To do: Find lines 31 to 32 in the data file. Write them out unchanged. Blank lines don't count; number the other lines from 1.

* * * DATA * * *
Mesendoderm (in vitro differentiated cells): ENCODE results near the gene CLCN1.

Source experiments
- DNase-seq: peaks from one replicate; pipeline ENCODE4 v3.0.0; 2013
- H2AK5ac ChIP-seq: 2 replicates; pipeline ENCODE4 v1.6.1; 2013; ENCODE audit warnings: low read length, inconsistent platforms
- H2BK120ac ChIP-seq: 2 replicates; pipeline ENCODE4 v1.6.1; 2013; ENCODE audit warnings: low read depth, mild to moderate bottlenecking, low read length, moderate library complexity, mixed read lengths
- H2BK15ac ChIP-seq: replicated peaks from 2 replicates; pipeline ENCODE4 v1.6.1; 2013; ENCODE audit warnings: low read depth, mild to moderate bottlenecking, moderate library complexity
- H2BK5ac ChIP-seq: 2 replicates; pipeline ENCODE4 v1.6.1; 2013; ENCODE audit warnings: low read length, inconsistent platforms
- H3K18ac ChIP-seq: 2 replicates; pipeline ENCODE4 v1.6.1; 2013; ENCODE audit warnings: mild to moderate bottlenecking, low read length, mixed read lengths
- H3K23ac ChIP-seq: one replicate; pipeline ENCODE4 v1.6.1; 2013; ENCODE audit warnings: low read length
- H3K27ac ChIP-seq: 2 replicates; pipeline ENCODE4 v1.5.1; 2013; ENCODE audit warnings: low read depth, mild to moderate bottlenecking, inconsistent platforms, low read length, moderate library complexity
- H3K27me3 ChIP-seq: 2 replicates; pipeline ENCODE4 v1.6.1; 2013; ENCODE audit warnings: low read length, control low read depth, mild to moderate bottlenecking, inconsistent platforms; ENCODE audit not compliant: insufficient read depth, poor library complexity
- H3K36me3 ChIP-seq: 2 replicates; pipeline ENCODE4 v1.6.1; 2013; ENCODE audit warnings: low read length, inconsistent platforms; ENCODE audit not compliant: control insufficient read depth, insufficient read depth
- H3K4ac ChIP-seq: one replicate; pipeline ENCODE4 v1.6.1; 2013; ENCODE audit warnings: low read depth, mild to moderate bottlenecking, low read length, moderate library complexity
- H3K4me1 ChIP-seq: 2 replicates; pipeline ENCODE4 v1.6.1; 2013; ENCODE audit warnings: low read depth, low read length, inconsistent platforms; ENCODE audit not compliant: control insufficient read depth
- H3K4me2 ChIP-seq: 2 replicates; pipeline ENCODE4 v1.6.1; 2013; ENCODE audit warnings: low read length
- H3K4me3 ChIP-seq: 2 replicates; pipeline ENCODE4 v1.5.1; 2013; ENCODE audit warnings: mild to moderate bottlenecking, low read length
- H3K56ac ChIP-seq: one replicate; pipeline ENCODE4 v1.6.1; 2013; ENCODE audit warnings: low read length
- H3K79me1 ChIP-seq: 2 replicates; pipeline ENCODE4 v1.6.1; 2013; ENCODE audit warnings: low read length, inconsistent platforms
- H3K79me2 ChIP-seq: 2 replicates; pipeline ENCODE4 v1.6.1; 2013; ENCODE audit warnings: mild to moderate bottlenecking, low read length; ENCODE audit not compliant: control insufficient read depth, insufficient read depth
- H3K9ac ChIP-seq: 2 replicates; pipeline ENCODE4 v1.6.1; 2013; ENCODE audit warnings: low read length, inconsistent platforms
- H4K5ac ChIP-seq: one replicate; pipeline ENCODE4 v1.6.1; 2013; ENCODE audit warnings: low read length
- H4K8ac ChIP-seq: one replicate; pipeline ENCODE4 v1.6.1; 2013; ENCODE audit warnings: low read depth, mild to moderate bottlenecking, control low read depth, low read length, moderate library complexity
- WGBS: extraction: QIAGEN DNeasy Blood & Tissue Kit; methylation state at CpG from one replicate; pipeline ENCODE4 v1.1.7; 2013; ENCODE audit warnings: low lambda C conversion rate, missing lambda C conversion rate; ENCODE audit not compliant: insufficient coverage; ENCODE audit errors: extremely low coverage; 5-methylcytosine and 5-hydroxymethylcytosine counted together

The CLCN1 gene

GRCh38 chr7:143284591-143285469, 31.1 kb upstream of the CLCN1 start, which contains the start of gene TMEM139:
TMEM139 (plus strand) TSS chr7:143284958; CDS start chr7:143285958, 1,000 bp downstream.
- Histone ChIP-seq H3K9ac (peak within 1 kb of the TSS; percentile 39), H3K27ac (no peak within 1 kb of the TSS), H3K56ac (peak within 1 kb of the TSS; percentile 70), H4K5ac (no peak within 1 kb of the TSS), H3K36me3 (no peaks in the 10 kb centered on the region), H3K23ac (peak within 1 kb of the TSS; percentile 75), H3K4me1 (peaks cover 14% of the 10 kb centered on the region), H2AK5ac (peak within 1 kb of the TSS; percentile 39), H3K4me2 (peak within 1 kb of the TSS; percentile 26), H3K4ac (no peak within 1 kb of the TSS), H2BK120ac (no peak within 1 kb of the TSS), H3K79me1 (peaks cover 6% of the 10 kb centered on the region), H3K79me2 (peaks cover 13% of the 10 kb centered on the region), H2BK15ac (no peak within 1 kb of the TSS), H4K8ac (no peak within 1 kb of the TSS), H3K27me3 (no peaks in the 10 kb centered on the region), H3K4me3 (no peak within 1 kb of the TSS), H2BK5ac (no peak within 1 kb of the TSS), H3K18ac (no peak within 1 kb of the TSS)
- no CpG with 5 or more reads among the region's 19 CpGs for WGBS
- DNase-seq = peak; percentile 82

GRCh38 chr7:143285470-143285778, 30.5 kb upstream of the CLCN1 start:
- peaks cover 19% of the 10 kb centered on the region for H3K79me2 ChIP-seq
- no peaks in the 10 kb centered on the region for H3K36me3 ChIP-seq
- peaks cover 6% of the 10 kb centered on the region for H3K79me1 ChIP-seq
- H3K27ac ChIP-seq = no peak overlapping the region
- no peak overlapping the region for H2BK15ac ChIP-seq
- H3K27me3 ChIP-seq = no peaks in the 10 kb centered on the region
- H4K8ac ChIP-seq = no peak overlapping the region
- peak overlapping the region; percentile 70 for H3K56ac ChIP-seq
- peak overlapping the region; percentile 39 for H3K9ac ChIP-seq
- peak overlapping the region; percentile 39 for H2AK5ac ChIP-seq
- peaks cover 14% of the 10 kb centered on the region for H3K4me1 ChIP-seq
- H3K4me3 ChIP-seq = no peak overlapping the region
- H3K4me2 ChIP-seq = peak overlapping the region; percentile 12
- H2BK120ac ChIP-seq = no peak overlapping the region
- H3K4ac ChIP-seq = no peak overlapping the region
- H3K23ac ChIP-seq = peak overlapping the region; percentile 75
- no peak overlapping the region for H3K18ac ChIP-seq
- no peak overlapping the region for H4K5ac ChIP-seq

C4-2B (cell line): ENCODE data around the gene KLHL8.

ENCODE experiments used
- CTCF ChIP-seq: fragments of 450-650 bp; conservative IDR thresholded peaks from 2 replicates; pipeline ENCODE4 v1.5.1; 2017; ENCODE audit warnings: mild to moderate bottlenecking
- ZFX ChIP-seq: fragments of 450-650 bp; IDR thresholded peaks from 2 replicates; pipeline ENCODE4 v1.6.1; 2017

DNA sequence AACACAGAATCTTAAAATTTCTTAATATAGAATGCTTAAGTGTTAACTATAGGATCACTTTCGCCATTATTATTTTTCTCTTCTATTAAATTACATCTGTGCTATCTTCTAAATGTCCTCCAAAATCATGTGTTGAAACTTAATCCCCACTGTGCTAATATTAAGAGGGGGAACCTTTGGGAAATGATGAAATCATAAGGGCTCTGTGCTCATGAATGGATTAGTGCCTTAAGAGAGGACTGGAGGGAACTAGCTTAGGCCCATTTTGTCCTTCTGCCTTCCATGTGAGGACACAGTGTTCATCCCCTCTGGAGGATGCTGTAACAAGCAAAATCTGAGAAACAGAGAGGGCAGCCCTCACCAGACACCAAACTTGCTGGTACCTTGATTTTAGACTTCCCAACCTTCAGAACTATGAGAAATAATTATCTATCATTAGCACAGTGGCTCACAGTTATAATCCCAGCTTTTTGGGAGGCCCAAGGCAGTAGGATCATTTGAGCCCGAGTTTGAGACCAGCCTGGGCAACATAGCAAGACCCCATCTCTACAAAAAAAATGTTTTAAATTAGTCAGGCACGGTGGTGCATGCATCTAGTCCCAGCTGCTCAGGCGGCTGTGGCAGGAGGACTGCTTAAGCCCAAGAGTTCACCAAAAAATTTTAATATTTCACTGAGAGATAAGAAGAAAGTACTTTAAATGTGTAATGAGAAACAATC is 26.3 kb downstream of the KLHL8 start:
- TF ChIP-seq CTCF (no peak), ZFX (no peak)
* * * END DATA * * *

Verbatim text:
- peaks cover 19% of the 10 kb centered on the region for H3K79me2 ChIP-seq
- no peaks in the 10 kb centered on the region for H3K36me3 ChIP-seq